The letter, from Lord McGregor, chairman of the Press Complaints Commission to Sir David, whose report, leaked last weekend, calls for statutory controls on the media, indicates that John Major, Lord Mackay, the Lord Chancellor, Lord Wakeham, the leader of the Lords, and Kenneth Baker, the former Home Secretary, knew that the royal couple were responsible for leaks which many politicians have cited as evidence that new laws banning bugging and telephone tapping are required.
Last night, Lord McGregor verified the contents of the letter dated 11 December 1992 and criticised its leak to the Guardian.
The letter discloses that Lord Rothermere, owner of the Daily Mail and the Mail on Sunday, warned Lord McGregor that the Prince and Princess had 'recruited national newspapers to carry their own accounts of their marital rifts'.
It also reveals that Sir Robert Fellowes, the Queen's private secretary, assured the commission that that the Princess had not been party to leaks to the press, prompting Lord McGregor to accuse the media of an 'odious exhibition of journalists dabbling their fingers in the stuff of other people's souls'.
Less than 24 hours after the statement was made, however, Andrew Knight, executive chairman of News International, told Lord McGregor that the Princess 'was participating in the provision of information for tabloid editors', the letter says.
'At the first opportunity, I spoke to the Lord Chancellor and to Lord Wakeham (Leader of the House of Lords). Lord Wakeham invited me to repeat what I had told him to one of the Prime Minister's private secretaries, and subsequently spoke to Robert Fellowes, who was then in Paris with the Queen. Sir Robert Fellowes later spoke to me in order to apologise for what had happened and to say that his assurance had been given in good faith.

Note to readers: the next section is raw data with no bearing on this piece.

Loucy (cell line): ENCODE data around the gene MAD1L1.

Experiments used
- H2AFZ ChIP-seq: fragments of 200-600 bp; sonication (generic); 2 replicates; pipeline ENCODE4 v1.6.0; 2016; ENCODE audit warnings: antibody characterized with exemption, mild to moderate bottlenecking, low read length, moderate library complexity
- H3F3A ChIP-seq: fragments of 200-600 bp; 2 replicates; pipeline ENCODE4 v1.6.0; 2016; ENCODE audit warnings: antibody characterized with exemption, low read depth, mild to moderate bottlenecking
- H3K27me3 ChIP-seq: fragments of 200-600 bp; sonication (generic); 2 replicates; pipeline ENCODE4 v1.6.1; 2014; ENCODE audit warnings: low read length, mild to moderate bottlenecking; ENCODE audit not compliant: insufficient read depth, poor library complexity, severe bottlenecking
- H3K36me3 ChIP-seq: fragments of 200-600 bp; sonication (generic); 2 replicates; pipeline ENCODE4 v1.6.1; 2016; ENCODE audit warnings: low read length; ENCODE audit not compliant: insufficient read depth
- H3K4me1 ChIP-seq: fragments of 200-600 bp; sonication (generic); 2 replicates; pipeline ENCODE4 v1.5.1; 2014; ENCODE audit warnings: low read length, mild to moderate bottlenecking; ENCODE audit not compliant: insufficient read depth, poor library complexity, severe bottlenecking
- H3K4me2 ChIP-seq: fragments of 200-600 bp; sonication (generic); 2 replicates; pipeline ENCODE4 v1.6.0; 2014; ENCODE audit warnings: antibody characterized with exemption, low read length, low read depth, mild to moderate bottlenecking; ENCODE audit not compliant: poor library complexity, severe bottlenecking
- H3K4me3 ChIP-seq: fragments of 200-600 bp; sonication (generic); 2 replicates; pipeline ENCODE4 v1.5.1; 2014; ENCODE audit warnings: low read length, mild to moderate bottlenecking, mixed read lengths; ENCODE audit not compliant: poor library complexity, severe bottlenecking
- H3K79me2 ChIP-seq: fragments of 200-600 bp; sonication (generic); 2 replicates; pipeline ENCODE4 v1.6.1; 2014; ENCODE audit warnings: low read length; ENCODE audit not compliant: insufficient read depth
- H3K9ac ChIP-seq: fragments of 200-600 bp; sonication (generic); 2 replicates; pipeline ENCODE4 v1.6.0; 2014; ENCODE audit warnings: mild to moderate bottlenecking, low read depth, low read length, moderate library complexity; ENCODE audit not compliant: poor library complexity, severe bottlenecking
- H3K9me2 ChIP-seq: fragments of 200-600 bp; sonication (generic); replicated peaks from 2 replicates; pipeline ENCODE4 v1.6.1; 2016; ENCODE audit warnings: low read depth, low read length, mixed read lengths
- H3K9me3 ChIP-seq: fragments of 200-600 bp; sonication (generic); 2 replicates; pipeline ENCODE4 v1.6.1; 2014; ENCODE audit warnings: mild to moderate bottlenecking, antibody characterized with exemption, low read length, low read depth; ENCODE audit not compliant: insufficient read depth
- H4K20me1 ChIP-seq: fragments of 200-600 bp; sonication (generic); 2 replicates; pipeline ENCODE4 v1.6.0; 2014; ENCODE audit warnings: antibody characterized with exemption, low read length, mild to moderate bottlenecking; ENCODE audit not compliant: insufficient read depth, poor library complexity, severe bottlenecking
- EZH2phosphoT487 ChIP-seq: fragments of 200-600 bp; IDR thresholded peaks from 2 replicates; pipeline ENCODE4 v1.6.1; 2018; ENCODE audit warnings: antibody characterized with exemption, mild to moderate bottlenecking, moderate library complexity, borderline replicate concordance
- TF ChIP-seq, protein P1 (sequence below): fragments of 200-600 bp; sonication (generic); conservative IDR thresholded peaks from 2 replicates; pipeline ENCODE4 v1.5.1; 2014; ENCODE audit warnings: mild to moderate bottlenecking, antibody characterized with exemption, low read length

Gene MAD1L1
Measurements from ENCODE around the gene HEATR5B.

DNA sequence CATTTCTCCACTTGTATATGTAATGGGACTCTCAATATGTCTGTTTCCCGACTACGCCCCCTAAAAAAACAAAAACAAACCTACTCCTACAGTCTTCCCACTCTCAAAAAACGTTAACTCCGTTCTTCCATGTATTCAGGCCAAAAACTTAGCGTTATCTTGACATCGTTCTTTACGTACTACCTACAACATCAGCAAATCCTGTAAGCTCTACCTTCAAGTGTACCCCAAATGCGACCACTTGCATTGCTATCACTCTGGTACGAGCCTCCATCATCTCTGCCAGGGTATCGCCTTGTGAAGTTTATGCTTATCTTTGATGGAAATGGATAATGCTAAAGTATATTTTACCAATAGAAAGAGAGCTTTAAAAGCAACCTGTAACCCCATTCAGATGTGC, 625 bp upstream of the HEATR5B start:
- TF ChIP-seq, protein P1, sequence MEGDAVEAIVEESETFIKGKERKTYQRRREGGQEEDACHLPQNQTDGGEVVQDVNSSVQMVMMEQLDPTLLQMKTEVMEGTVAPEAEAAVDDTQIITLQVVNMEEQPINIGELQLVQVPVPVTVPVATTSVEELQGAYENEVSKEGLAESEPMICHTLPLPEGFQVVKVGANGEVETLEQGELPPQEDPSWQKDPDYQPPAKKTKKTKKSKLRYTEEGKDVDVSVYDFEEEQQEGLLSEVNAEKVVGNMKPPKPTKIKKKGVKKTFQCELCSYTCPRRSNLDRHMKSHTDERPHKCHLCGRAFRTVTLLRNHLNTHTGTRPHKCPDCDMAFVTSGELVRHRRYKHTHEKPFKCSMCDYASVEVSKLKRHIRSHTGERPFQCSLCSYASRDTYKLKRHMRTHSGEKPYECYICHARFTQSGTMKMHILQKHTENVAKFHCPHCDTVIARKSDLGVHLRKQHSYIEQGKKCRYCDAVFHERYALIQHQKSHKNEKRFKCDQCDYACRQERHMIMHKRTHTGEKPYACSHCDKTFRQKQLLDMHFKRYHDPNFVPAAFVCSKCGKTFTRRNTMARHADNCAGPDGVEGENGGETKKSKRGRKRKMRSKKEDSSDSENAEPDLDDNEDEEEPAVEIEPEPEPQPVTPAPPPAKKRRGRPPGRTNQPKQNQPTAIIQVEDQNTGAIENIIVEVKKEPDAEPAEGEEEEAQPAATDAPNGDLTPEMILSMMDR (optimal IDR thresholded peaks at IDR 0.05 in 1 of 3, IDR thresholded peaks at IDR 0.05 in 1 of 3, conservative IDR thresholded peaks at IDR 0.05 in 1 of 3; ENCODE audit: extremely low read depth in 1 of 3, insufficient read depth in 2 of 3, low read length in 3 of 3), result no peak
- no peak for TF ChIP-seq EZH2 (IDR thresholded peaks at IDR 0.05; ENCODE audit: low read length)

'I told ministers that, if the commission were criticised for a failure to deal effectively with the reporting by the press of the publication of Mr Morton's book and related matters affecting the Royal Family, I should be prepared to issue a public statement containing a narrative of events.'
Sir Robert later apologised, saying that his comment had been in good faith.
The letter accuses the Princess of Wales of seriously embarrassing the commission. Her actions, it says, 'undermined the purpose of this carefully timed and emotively phrased statement'.
Lord McGregor continued: 'Against this background and the likelihood that information would continue to be leaked to the press about the personal relations of the spouses by their partisans, I concluded that the commission had no alternative but to hold their hand for the time being.
'I therefore urged upon Mr Anson and Sir Robert Fellowes the desirability of their sending as formal complaints to the commission a selection of the large number of alleged factual inaccuracies about the Royal Family, taken from the press, which they had sent to me.'
Clive Soley, the Labour MP whose Bill to force the press to correct factual inaccuracies is due its Second Reading in the Commons this month said that if the report was true, 'this doesn't do the Royal Family any good'.
It showed the danger of a tribunal enforcing a statutory code with heavy fines on the press when the rift they were reporting would have been shown to be factually accurate in the end.